val people: TraversalAlg.Aux[P, Person.P, Pr]

Besides the new traversal algebra for the people field, there's nothing new in this entity definition. So, our data layer is fully defined!

(!) Don't be intimidated by the accidental complexity: type members, nested entity evidences, etc.. By now, you can simply follow this pattern. We're working hard on hiding those aspects, to make the implementation of data layers through stateless as close as possible to the definition of the corresponding case class.

Decoupled Business Logic

Once we have defined our data layer, it's time for us to implement the business logic. This is how we modify the zip codes for all the members of the department in a declarative way:

def modifyZip[D](f: Int => Int)(Dep: Department[D]): Dep.P[Unit] = {
  import Dep.people, Dep.Person.optAddress,
  (people composeOptional optAddress composeLens zip).modify(f)

First, compare to the modifyZip function for case classes that was shown previously, this new signature is truly generic. It no longer works for a specific SDepartment case class, but for any type D that qualifies as a department. Similarly, the type of the transformation program returned by this function is not fixed once and for all but depends on the actual type of department received. This level of generality allows us to decouple this implementation from any concrete infrastructure. And, still, what is great here is that this implementation is almost the same as the one we did for the in-memory scenario with Monocle.

Recovering the In-memory Setting

Now, if we want to do something useful with our data layer, we need to instantiate its implementation in the effectful land. In order to show that our approach generalizes classic optics, we provide an in-memory instantiation bellow:

import smonocle.nat.all._

val stateDepartment = new Department[SDepartment] {
  type P[X] = State[SDepartment, X]

  type Pr = SPerson
  val Person = new Person[Pr] {
    type P[X] = State[Pr, X]

    type Ad = SAddress
    val Address = new Address[Ad] {
      type P[X] = State[Ad, X]

      val city = asLensAlg(
      val zip = asLensAlg(

    val name = asLensAlg(
    val optAddress = asOptionalAlg(SPerson.address composePrism some)

  val budget = asLensAlg(SDepartment.budget)
  val people = asTraversalAlg(SDepartment.people composeTraversal each)

If we feed this value to modifyZip, we get a State[SDepartment, Unit] program, which updates all the zip codes existing in the department when executed over an instance of SDepartment.

scala> val initial = SDepartment(1000, List(
     |   SPerson("Juan", Some(SAddress("Leganes", 28911))),
     |   SPerson("Maria", Some(SAddress("Mostoles", 28934)))))
initial: org.hablapps.stateless.test.SDepartment = ...

scala> modifyZip(_ + 1)(stateDepartment).exec(initial)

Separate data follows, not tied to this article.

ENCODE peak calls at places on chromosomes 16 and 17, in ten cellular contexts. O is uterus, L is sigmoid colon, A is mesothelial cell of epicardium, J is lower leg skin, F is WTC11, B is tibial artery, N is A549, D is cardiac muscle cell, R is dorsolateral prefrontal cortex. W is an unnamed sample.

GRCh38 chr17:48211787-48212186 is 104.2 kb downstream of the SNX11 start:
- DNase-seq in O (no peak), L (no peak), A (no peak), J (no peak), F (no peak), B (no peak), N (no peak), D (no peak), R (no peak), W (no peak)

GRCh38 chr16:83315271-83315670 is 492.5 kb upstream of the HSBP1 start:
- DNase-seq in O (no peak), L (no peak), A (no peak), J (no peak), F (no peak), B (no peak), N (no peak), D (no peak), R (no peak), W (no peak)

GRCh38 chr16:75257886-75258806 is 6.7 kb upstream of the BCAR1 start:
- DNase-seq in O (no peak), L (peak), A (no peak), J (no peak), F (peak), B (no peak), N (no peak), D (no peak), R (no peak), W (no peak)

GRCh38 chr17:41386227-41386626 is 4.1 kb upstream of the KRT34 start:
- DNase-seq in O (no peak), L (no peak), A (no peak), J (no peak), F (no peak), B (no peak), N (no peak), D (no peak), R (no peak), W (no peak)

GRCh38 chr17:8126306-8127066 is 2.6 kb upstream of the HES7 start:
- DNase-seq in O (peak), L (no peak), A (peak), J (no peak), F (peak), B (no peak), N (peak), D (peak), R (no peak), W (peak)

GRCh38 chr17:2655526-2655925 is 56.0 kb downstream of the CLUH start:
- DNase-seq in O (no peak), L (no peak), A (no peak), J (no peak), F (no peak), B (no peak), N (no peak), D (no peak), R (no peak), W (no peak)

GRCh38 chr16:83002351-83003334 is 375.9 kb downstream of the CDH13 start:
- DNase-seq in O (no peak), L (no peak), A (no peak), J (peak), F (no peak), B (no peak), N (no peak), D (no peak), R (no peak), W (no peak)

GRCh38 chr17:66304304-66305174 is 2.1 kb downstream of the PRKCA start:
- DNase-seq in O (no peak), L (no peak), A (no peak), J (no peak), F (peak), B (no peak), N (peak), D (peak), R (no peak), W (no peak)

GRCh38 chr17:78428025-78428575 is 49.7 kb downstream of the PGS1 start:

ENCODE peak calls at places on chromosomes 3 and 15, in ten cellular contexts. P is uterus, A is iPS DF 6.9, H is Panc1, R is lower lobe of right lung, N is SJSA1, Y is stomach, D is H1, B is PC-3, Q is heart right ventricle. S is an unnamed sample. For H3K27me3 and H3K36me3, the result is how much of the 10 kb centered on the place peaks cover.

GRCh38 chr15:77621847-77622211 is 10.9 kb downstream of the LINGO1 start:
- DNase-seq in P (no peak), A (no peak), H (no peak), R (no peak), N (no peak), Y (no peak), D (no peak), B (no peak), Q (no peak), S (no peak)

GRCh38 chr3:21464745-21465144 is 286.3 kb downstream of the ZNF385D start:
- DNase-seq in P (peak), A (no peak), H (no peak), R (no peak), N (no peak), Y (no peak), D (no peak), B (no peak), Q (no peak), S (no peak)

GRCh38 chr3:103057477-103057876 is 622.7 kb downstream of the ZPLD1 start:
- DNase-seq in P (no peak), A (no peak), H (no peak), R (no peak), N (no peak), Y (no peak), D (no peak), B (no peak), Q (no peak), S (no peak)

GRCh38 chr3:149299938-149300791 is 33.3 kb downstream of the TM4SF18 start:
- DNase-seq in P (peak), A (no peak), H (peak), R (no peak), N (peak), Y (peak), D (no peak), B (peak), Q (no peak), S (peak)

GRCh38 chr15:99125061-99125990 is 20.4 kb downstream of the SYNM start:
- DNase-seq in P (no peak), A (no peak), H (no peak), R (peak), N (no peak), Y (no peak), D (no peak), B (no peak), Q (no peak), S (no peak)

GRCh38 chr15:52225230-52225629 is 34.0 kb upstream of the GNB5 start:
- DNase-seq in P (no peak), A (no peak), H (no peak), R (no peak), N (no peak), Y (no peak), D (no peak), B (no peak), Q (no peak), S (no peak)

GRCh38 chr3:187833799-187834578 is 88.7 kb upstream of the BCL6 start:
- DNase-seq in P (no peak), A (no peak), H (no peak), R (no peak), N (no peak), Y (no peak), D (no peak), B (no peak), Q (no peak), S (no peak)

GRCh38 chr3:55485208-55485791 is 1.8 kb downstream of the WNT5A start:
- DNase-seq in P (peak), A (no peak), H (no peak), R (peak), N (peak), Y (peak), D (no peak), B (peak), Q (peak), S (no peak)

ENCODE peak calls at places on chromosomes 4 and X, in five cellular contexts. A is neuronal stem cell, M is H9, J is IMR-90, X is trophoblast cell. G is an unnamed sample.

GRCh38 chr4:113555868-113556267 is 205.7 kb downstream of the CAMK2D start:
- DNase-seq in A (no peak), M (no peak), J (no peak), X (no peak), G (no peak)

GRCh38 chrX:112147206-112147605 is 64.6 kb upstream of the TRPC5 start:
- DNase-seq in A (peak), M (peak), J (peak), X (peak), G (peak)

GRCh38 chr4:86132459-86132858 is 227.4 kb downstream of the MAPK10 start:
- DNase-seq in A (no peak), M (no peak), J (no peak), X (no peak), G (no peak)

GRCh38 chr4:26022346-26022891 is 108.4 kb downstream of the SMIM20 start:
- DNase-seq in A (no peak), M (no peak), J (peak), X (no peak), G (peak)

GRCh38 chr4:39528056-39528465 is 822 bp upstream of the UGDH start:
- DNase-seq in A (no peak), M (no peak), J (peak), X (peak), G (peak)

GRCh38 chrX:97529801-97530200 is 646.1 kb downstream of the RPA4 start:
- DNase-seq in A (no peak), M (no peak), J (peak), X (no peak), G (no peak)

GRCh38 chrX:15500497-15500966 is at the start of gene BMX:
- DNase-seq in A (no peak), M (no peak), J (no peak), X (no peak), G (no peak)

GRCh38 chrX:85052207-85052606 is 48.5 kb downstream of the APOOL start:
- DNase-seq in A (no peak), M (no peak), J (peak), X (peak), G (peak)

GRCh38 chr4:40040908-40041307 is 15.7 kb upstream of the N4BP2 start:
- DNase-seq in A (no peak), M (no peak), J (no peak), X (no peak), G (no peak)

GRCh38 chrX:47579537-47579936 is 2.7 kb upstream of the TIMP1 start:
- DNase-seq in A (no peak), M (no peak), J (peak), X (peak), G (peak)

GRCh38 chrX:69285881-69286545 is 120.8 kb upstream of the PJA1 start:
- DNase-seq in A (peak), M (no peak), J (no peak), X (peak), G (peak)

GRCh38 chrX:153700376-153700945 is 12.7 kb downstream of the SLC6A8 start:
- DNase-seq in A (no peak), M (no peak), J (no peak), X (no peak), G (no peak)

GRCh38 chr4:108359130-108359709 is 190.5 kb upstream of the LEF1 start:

res0: org.hablapps.stateless.test.SDepartment = SDepartment(1000,List(SPerson(Juan,Some(SAddress(Leganes,28912))), SPerson(Maria,Some(SAddress(Mostoles,28935)))))

We can see how the zip codes for Juan and Maria are incremented in one unit.

Relational Database Instance

We provide facilities to instantiate the data layer of an application with doobie. In this sense, each kind of optic has an associated schema. The programmer is responsible for supplying instances of such schemas to build the corresponding optic algebras. In general, these ideas are work in progress, you can check the standing facilities here.

Additional Features

Stateless provides additional features that we find interesting for many implementations:

  • It contains indexed optic algebras, which turn out to be very handy when dealing with entities whose parts are indexed.
  • It provides typeclasses that produce optic algebras, such as At and FilterIndex. They correspond with which is known as optic functions in Monocle.
  • Stateless includes recurrent combination of optics. For example, by packaging a collection of lenses and traversals under certain configuration, we are able to implement the interface of a Scala Map, which is very intuitive from an object-oriented mindset.
  • The library offers utilities to facilitate the instantiation of relevant frameworks in the Scala ecosystem.


Stateless is still very experimental, and therefore comes with some limitations.

  • We've said that optic algebras generalize optics. However, we have to specify here that we're generalizing the monomorphic version of optics, instead of the polymorphic version identified by Russell O'Connor which leads to the classic STAB.
  • Our traversal algebra is not really a generalization of a traversal. In fact, it generalizes what we have considered a weak traversal, more restricted but good enough for most of cases.
  • We haven't introduced Adapters or Prisms yet. These optics are special since they are able to build the whole from the part without additional help, meaning that they don't need to access the current state to evolve the entity. Therefore, we still have to determine if they make sense in this context.
  • We need to establish what we consider "reasonable" when we talk about performance. The optimization of instances is crucial to make stateless viable.
  • We're working on macro annotations to remove boilerplate from applications.


Stateless is licensed under the Apache License, Version 2.0.


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Stateless Info

⭐ Stars 26
🔗 Homepage
🔗 Source Code
🕒 Last Update a year ago
🕒 Created 5 years ago
🐞 Open Issues 20
➗ Star-Issue Ratio 1
😎 Author hablapps